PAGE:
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Locating Missing, Damaged, Settled or Wet Insulation

January 16th, 2009

All homeowners pay a lot of hard earned dollars to heat and cool their homes today and I know everyone would love to cut the costs of conditioning their homes. With the continuous rise in heating fuel costs, the only ideal way to save money is to locate and seal those breached areas of your home that are stealing your energy dollars. If you are able to retain conditioned air inside your home for a longer period of time, you will be spending much less money on the fuel that is powering your heating system. In a typical home, space conditioning and comfort bills can account for up to one-half of your home’s energy bills, with the remaining portion due primarily to heating your domestic water, interior lighting, and your appliances. Knowing that space conditioning accounts for half your energy bills, I can show you how you can lower this expense now.

What you need is an infrared inspection. An infrared inspection is a brilliant method of providing you with an instant snapshot of active energy losses through the interior walls and ceilings of your home. Thermal imaging will visually show thermal mapping of any damaged, settled or improperly insulated cavities throughout your home. Appreciable temperature differences, (due to variations in thermal energy heat transfer) allow me to determine the adequacy and proper installation of the concealed insulation that is installed throughout your structure’s exterior cavities. I’m able to detect obvious insulation issues while scanning your exterior ceiling and wall surfaces. Deficient insulation is a poor insulator, which makes it a great conductor of your conditioned air, and this is what enables me to easily detect the thermal anomalies in these areas. Any major differentials in surface temperature are going to be the obvious areas that are going to require you to upgrade insulation, in order for you to start saving energy bucks.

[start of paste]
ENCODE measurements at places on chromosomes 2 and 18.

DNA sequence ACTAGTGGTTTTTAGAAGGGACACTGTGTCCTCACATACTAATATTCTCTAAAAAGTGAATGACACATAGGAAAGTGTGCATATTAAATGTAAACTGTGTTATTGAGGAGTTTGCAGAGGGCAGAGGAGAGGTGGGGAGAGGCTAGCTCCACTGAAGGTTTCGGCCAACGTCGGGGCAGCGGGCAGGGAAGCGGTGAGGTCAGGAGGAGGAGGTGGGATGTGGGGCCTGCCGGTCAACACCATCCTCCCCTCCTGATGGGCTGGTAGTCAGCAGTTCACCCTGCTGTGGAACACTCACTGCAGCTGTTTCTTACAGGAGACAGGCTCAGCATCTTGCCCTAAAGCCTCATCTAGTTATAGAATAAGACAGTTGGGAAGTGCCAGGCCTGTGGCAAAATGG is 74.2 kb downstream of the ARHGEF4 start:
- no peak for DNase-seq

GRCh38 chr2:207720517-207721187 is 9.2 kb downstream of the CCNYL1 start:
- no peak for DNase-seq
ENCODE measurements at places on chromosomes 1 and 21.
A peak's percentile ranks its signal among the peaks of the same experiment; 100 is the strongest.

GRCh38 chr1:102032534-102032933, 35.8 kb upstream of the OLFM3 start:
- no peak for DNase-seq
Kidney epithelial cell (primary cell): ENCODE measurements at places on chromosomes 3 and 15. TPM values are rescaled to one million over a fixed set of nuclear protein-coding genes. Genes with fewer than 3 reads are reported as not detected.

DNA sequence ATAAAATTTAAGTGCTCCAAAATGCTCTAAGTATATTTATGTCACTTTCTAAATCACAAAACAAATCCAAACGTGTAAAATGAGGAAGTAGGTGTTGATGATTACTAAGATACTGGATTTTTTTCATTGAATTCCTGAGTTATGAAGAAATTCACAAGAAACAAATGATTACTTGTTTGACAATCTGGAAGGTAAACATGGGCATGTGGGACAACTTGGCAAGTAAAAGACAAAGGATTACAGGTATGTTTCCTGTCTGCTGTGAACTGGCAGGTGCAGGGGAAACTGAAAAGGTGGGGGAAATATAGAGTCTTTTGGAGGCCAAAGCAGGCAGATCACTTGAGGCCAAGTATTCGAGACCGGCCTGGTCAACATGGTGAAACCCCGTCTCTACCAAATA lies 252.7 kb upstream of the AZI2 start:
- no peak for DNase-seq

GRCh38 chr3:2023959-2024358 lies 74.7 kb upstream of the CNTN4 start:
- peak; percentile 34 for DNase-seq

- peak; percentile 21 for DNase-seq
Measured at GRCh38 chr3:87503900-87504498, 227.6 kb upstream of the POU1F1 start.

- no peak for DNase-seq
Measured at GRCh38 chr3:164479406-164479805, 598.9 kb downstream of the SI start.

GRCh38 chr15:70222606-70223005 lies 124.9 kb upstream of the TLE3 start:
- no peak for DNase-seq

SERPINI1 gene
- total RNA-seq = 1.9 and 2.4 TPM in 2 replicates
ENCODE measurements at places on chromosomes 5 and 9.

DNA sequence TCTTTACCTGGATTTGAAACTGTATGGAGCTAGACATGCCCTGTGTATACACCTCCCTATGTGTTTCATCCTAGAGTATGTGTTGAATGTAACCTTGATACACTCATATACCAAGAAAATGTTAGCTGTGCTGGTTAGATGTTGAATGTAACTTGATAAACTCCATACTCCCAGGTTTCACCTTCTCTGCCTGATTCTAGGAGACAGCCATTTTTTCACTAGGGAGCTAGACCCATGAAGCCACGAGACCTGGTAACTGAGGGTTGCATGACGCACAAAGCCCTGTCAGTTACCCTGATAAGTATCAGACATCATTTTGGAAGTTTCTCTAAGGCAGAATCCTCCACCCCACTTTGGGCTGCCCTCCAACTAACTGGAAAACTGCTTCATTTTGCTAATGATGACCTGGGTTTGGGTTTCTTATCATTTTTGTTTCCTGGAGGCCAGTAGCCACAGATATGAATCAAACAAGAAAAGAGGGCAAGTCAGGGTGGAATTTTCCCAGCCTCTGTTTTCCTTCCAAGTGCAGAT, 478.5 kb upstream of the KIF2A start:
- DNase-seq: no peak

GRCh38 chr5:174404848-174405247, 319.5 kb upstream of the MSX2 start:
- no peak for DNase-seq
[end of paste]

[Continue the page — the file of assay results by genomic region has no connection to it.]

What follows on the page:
Keep in mind that there are always going to be minor air breaches in typical exterior walls and ceilings, due to wood structural members that will conduct exterior air and simply can not be insulated. But, I would like to walk you through your home and literally show you the major areas of concern where excessive air is infiltrating your conditioned living area, causing your energy bills to become sky high.

After pointing out the areas of your home that can be improved, I will be providing you with a professional report which will be highlighting those areas that are in need of an insulation upgrade. You can then use my infrared report as a guide to locate those deficient areas when upgrading or simply hire an insulation contractor who can then utilize my report as a guide to upgrading the insulation defects and fissures.

A visual inspection of this ceiling indicates that nothing is wrong, but my thermal scan reveals missing insulation throughout the outer rim board area.

This children’s room looks fine visually, but my infrared camera reveals missing insulation throughout the top portion of these stud cavities.

Visually, this wall appears to be in great shape, but my infrared scan detects missing insulation behind this attic knee space. This cold air infiltration is as bad as leaving a window ajar.

I was hired to inspect a recent installation of blown-in insulation. Visually, it looks fantastic, but infrared reveals shoddy workmanship.

This blog entry was posted by David Valley.

IR Camera Comparison

December 1st, 2008

For many home inspectors that are investigating the possibility of purchasing an infrared camera the choices and features of the many cameras on the market can be daunting. Here is a spreadsheet showing some of the more ‘inspector important’ features and specifications. This is not an exhaustive collection of cameras and features but rather a place to start your own due diligence and comparisons. You can Print or Download the file here: IR Camera Comparison

This blog entry was posted by Michael Boyett.

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